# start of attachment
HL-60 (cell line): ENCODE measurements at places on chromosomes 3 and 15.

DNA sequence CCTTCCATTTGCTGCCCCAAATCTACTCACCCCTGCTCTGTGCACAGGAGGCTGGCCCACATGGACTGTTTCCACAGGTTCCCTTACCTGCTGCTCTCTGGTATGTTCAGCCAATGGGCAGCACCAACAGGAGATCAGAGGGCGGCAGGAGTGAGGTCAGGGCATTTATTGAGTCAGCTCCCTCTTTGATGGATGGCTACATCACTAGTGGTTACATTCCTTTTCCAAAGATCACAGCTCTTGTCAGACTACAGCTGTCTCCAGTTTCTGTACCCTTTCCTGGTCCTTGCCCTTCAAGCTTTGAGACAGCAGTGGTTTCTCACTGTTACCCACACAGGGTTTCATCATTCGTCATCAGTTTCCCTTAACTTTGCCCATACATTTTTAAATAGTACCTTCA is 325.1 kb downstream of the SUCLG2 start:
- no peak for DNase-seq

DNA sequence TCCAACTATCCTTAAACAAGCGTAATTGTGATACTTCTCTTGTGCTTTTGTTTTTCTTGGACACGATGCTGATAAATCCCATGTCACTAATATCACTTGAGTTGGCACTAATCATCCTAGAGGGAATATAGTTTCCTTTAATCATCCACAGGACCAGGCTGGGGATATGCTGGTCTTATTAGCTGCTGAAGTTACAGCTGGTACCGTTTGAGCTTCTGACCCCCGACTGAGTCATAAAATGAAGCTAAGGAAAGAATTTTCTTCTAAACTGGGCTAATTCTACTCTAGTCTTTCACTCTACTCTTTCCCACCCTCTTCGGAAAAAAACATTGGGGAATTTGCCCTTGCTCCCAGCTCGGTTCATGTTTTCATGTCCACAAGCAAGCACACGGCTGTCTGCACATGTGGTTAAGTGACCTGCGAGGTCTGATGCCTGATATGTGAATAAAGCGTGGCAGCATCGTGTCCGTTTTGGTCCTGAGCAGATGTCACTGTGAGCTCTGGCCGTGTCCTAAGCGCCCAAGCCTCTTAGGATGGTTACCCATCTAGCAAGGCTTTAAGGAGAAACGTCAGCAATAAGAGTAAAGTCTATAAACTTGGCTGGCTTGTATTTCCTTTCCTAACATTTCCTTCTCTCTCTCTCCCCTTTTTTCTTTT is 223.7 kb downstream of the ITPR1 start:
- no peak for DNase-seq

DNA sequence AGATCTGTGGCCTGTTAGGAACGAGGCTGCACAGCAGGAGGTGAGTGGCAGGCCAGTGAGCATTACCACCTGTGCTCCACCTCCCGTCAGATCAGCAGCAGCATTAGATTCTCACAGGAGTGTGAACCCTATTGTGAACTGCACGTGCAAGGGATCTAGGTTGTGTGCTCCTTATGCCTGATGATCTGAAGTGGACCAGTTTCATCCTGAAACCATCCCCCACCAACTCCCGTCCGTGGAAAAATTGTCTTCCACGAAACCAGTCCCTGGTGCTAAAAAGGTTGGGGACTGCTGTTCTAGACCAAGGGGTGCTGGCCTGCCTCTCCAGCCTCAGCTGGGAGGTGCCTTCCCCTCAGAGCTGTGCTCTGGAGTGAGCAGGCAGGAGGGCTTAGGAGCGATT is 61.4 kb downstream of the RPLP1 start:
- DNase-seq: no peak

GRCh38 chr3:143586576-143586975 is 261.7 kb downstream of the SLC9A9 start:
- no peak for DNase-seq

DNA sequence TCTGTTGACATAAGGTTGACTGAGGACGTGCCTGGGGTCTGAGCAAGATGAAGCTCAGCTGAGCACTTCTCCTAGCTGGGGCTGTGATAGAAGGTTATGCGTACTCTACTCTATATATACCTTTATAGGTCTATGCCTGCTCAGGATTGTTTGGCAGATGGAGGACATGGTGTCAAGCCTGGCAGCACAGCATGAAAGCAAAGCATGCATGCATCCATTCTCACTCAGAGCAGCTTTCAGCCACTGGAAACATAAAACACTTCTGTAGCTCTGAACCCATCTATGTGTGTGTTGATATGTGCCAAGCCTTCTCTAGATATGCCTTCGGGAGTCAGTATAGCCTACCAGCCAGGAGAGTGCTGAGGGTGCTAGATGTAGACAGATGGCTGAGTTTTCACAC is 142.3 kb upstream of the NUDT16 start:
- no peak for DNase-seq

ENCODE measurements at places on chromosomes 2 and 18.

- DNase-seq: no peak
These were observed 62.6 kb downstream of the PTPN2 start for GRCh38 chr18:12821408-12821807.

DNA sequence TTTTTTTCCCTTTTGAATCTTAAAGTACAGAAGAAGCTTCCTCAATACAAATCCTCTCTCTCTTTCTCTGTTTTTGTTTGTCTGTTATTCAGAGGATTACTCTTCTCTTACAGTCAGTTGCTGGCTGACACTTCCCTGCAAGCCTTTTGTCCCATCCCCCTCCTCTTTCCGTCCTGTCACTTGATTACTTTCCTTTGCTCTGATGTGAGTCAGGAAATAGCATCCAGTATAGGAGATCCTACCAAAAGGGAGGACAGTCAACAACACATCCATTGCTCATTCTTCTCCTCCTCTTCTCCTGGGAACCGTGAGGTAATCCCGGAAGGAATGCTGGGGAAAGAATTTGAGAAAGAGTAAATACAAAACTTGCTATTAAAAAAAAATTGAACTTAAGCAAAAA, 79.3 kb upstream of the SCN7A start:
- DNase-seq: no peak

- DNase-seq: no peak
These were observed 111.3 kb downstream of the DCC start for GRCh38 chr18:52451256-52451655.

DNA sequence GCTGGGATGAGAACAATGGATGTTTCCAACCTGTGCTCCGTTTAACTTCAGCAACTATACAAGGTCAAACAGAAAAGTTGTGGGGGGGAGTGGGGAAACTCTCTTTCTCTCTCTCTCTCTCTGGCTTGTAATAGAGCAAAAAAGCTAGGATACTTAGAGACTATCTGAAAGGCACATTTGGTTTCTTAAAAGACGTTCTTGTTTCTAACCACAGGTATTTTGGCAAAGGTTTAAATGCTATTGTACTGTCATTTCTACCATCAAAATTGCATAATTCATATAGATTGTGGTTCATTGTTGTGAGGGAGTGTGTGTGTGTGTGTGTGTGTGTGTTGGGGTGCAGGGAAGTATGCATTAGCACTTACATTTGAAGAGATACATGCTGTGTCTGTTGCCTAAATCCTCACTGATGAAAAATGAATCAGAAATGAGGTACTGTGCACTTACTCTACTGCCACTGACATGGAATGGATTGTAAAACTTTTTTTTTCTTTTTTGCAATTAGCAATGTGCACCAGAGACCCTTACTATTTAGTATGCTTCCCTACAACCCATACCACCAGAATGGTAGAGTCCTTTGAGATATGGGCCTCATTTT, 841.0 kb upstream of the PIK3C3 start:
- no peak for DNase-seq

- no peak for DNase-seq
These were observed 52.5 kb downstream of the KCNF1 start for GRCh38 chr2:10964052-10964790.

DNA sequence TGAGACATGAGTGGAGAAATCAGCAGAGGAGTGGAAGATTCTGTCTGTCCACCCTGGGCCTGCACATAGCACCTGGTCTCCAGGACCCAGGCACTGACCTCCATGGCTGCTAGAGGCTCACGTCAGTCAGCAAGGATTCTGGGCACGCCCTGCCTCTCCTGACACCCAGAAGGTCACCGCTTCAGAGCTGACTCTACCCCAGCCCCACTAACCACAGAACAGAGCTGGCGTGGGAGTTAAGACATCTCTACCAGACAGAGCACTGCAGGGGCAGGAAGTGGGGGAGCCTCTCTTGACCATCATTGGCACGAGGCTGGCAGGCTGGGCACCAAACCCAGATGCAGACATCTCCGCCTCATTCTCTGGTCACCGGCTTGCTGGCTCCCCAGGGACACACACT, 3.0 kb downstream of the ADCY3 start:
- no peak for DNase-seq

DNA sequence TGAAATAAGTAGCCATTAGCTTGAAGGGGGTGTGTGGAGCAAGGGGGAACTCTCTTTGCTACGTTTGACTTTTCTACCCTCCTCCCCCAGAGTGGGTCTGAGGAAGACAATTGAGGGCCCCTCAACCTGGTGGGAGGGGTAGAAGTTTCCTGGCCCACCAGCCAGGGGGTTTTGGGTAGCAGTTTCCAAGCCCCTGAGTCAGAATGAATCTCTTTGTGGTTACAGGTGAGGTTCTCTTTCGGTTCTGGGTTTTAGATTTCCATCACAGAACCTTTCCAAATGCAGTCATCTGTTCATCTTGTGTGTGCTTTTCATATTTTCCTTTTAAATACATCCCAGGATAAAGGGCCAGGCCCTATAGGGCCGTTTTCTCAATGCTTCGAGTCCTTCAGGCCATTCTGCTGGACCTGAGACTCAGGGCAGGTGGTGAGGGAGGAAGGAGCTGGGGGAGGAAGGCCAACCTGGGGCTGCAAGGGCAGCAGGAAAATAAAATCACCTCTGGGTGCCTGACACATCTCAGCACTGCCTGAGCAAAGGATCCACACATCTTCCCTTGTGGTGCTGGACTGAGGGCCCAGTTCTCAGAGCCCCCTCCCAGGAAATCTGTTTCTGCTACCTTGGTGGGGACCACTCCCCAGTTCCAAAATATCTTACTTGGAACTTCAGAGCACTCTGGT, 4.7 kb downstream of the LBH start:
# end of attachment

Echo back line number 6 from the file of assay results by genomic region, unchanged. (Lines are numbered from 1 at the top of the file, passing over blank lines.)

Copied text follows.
DNA sequence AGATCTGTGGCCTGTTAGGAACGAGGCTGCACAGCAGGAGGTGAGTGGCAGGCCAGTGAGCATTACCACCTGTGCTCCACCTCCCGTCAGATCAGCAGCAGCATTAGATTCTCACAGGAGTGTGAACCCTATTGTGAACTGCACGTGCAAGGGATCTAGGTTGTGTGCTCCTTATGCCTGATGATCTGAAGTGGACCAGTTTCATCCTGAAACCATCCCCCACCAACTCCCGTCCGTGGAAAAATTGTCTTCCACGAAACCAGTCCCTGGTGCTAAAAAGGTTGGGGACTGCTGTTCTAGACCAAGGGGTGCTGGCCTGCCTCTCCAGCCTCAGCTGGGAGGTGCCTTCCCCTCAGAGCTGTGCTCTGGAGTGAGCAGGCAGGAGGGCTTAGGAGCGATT is 61.4 kb downstream of the RPLP1 start: